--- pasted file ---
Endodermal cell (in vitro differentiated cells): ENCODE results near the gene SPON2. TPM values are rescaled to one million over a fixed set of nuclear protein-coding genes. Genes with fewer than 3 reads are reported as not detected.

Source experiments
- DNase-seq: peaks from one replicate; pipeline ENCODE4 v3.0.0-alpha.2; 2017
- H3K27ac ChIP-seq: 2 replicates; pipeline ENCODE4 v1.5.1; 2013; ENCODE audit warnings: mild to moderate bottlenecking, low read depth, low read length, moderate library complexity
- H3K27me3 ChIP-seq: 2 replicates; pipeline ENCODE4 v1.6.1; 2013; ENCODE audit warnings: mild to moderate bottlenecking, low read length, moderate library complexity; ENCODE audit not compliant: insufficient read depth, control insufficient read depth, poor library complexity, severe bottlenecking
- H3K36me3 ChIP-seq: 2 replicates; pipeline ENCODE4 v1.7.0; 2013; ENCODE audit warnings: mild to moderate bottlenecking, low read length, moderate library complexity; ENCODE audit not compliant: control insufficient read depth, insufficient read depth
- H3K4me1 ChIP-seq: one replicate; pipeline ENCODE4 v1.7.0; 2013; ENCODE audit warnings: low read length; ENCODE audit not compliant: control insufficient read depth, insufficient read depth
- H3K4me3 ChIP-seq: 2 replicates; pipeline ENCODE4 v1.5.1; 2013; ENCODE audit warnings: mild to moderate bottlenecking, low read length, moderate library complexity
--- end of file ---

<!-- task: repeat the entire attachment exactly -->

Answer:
Endodermal cell (in vitro differentiated cells): ENCODE results near the gene SPON2. TPM values are rescaled to one million over a fixed set of nuclear protein-coding genes. Genes with fewer than 3 reads are reported as not detected.

Source experiments
- DNase-seq: peaks from one replicate; pipeline ENCODE4 v3.0.0-alpha.2; 2017
- H3K27ac ChIP-seq: 2 replicates; pipeline ENCODE4 v1.5.1; 2013; ENCODE audit warnings: mild to moderate bottlenecking, low read depth, low read length, moderate library complexity
- H3K27me3 ChIP-seq: 2 replicates; pipeline ENCODE4 v1.6.1; 2013; ENCODE audit warnings: mild to moderate bottlenecking, low read length, moderate library complexity; ENCODE audit not compliant: insufficient read depth, control insufficient read depth, poor library complexity, severe bottlenecking
- H3K36me3 ChIP-seq: 2 replicates; pipeline ENCODE4 v1.7.0; 2013; ENCODE audit warnings: mild to moderate bottlenecking, low read length, moderate library complexity; ENCODE audit not compliant: control insufficient read depth, insufficient read depth
- H3K4me1 ChIP-seq: one replicate; pipeline ENCODE4 v1.7.0; 2013; ENCODE audit warnings: low read length; ENCODE audit not compliant: control insufficient read depth, insufficient read depth
- H3K4me3 ChIP-seq: 2 replicates; pipeline ENCODE4 v1.5.1; 2013; ENCODE audit warnings: mild to moderate bottlenecking, low read length, moderate library complexity